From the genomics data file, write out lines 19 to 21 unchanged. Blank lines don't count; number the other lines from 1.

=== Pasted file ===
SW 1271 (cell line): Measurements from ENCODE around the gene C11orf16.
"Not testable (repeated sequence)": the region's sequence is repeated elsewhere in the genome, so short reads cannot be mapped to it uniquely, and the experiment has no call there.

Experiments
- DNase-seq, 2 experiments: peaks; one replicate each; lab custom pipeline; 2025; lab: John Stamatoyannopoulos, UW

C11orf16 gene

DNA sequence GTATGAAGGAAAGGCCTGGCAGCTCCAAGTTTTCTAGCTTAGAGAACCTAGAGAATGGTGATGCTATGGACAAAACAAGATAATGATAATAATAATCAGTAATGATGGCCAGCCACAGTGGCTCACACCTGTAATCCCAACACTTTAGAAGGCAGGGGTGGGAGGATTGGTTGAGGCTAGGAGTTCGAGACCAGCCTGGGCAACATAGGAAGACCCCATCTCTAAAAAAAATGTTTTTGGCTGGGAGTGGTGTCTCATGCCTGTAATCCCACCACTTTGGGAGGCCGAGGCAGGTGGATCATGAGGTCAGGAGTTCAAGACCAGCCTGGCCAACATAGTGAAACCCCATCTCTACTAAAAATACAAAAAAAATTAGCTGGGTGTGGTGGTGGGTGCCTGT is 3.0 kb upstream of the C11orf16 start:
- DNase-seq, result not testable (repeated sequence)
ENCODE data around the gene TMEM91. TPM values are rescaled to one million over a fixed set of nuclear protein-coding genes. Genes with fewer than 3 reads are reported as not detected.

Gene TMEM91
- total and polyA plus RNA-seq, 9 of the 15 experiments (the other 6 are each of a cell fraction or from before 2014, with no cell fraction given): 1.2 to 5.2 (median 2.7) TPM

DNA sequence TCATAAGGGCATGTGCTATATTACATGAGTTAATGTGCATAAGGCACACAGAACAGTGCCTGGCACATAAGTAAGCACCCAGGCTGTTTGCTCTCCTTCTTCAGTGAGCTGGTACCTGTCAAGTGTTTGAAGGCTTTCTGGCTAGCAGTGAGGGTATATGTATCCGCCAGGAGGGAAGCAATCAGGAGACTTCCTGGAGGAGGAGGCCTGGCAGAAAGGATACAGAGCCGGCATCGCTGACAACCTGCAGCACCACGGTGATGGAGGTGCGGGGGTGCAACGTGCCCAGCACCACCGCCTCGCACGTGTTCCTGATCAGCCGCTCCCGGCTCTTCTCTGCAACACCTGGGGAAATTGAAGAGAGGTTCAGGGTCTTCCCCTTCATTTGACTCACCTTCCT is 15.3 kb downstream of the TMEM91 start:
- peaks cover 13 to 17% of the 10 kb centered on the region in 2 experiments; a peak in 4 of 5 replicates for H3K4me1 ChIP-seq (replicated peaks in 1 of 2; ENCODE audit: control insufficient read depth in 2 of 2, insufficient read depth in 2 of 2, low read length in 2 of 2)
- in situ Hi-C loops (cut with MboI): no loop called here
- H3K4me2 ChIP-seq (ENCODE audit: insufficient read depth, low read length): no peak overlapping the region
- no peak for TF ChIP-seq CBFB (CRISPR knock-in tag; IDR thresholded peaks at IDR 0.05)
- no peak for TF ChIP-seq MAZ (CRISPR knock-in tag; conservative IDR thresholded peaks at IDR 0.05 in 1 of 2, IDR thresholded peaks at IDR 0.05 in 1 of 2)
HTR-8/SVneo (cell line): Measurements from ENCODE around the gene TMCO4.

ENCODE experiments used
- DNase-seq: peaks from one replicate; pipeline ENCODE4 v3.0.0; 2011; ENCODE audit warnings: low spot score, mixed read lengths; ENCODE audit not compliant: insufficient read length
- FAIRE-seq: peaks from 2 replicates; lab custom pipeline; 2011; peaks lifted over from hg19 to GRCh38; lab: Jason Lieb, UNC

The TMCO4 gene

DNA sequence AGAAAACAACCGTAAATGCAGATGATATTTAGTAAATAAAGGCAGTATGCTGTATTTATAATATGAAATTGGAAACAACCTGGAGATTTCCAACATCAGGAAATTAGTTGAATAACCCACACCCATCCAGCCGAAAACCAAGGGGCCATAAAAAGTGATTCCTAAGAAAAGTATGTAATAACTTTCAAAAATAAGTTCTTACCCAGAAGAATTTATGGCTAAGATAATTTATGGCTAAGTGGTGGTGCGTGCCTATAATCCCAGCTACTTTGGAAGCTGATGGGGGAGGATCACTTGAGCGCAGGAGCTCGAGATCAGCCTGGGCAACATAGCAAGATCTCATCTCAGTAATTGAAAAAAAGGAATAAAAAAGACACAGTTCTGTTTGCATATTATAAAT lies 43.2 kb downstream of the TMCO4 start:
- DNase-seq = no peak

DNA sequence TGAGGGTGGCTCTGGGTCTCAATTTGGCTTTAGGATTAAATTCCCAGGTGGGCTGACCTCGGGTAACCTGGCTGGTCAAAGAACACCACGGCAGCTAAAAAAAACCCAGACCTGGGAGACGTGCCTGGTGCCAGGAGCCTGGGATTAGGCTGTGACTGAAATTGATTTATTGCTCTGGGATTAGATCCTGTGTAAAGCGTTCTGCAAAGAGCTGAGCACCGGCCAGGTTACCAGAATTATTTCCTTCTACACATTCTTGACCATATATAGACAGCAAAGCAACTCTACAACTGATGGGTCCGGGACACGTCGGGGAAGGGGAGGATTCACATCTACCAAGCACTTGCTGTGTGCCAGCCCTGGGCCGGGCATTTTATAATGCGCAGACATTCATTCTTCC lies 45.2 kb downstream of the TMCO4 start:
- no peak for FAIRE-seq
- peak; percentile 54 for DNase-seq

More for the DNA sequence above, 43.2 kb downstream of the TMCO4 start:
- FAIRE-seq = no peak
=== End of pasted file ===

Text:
- DNase-seq: peaks from one replicate; pipeline ENCODE4 v3.0.0; 2011; ENCODE audit warnings: low spot score, mixed read lengths; ENCODE audit not compliant: insufficient read length
- FAIRE-seq: peaks from 2 replicates; lab custom pipeline; 2011; peaks lifted over from hg19 to GRCh38; lab: Jason Lieb, UNC

The TMCO4 gene